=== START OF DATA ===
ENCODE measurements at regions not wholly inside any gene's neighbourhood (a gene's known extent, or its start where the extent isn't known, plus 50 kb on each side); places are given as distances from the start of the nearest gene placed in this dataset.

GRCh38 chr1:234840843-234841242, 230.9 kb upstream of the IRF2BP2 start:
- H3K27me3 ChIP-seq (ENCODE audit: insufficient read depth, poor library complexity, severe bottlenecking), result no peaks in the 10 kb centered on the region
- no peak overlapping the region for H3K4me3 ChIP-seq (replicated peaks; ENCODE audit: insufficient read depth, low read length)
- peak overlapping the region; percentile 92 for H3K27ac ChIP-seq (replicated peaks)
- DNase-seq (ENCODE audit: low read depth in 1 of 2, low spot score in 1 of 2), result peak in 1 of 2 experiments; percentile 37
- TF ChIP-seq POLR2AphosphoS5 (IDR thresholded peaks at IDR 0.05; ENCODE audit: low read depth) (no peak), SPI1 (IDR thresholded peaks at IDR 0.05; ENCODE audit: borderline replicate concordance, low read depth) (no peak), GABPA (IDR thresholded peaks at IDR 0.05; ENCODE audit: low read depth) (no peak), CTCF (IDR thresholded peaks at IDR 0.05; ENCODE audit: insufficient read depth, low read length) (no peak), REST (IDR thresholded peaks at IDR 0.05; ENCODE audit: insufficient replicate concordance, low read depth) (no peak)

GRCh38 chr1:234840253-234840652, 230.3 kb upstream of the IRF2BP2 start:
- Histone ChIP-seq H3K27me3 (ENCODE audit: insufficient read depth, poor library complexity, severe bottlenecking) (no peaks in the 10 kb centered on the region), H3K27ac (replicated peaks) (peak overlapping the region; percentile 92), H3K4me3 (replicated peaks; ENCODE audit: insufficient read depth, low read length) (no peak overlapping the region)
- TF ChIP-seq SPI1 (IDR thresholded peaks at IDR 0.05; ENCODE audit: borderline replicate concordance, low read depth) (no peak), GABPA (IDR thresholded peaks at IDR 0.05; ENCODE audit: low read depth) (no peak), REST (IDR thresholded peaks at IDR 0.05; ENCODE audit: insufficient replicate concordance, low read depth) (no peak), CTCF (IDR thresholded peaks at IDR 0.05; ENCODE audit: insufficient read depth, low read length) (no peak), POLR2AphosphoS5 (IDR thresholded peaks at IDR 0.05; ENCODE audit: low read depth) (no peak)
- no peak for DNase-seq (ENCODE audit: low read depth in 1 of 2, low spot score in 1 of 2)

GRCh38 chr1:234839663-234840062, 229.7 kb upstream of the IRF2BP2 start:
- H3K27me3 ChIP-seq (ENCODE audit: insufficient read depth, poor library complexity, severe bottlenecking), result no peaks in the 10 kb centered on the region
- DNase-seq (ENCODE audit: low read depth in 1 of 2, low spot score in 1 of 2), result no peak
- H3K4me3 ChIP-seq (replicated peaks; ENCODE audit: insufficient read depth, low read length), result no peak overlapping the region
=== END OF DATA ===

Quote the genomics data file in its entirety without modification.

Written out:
ENCODE measurements at regions not wholly inside any gene's neighbourhood (a gene's known extent, or its start where the extent isn't known, plus 50 kb on each side); places are given as distances from the start of the nearest gene placed in this dataset.

GRCh38 chr1:234840843-234841242, 230.9 kb upstream of the IRF2BP2 start:
- H3K27me3 ChIP-seq (ENCODE audit: insufficient read depth, poor library complexity, severe bottlenecking), result no peaks in the 10 kb centered on the region
- no peak overlapping the region for H3K4me3 ChIP-seq (replicated peaks; ENCODE audit: insufficient read depth, low read length)
- peak overlapping the region; percentile 92 for H3K27ac ChIP-seq (replicated peaks)
- DNase-seq (ENCODE audit: low read depth in 1 of 2, low spot score in 1 of 2), result peak in 1 of 2 experiments; percentile 37
- TF ChIP-seq POLR2AphosphoS5 (IDR thresholded peaks at IDR 0.05; ENCODE audit: low read depth) (no peak), SPI1 (IDR thresholded peaks at IDR 0.05; ENCODE audit: borderline replicate concordance, low read depth) (no peak), GABPA (IDR thresholded peaks at IDR 0.05; ENCODE audit: low read depth) (no peak), CTCF (IDR thresholded peaks at IDR 0.05; ENCODE audit: insufficient read depth, low read length) (no peak), REST (IDR thresholded peaks at IDR 0.05; ENCODE audit: insufficient replicate concordance, low read depth) (no peak)

GRCh38 chr1:234840253-234840652, 230.3 kb upstream of the IRF2BP2 start:
- Histone ChIP-seq H3K27me3 (ENCODE audit: insufficient read depth, poor library complexity, severe bottlenecking) (no peaks in the 10 kb centered on the region), H3K27ac (replicated peaks) (peak overlapping the region; percentile 92), H3K4me3 (replicated peaks; ENCODE audit: insufficient read depth, low read length) (no peak overlapping the region)
- TF ChIP-seq SPI1 (IDR thresholded peaks at IDR 0.05; ENCODE audit: borderline replicate concordance, low read depth) (no peak), GABPA (IDR thresholded peaks at IDR 0.05; ENCODE audit: low read depth) (no peak), REST (IDR thresholded peaks at IDR 0.05; ENCODE audit: insufficient replicate concordance, low read depth) (no peak), CTCF (IDR thresholded peaks at IDR 0.05; ENCODE audit: insufficient read depth, low read length) (no peak), POLR2AphosphoS5 (IDR thresholded peaks at IDR 0.05; ENCODE audit: low read depth) (no peak)
- no peak for DNase-seq (ENCODE audit: low read depth in 1 of 2, low spot score in 1 of 2)

GRCh38 chr1:234839663-234840062, 229.7 kb upstream of the IRF2BP2 start:
- H3K27me3 ChIP-seq (ENCODE audit: insufficient read depth, poor library complexity, severe bottlenecking), result no peaks in the 10 kb centered on the region
- DNase-seq (ENCODE audit: low read depth in 1 of 2, low spot score in 1 of 2), result no peak
- H3K4me3 ChIP-seq (replicated peaks; ENCODE audit: insufficient read depth, low read length), result no peak overlapping the region